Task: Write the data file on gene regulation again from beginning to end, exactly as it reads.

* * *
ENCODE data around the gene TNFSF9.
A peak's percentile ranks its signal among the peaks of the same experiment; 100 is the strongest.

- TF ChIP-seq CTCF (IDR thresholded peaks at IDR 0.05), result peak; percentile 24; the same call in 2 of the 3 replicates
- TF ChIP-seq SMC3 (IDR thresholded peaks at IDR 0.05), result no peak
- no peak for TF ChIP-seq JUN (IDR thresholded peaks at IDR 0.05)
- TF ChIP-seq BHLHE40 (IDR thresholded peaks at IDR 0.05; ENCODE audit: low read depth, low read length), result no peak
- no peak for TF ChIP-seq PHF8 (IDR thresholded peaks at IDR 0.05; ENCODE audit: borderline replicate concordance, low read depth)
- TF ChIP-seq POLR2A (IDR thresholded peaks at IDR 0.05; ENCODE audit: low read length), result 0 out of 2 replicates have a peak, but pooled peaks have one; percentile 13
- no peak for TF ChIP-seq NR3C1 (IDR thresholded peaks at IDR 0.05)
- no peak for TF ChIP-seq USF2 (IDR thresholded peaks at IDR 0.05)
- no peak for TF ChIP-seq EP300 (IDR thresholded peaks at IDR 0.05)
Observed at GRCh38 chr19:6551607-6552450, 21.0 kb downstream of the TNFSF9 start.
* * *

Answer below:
ENCODE data around the gene TNFSF9.
A peak's percentile ranks its signal among the peaks of the same experiment; 100 is the strongest.

- TF ChIP-seq CTCF (IDR thresholded peaks at IDR 0.05), result peak; percentile 24; the same call in 2 of the 3 replicates
- TF ChIP-seq SMC3 (IDR thresholded peaks at IDR 0.05), result no peak
- no peak for TF ChIP-seq JUN (IDR thresholded peaks at IDR 0.05)
- TF ChIP-seq BHLHE40 (IDR thresholded peaks at IDR 0.05; ENCODE audit: low read depth, low read length), result no peak
- no peak for TF ChIP-seq PHF8 (IDR thresholded peaks at IDR 0.05; ENCODE audit: borderline replicate concordance, low read depth)
- TF ChIP-seq POLR2A (IDR thresholded peaks at IDR 0.05; ENCODE audit: low read length), result 0 out of 2 replicates have a peak, but pooled peaks have one; percentile 13
- no peak for TF ChIP-seq NR3C1 (IDR thresholded peaks at IDR 0.05)
- no peak for TF ChIP-seq USF2 (IDR thresholded peaks at IDR 0.05)
- no peak for TF ChIP-seq EP300 (IDR thresholded peaks at IDR 0.05)
Observed at GRCh38 chr19:6551607-6552450, 21.0 kb downstream of the TNFSF9 start.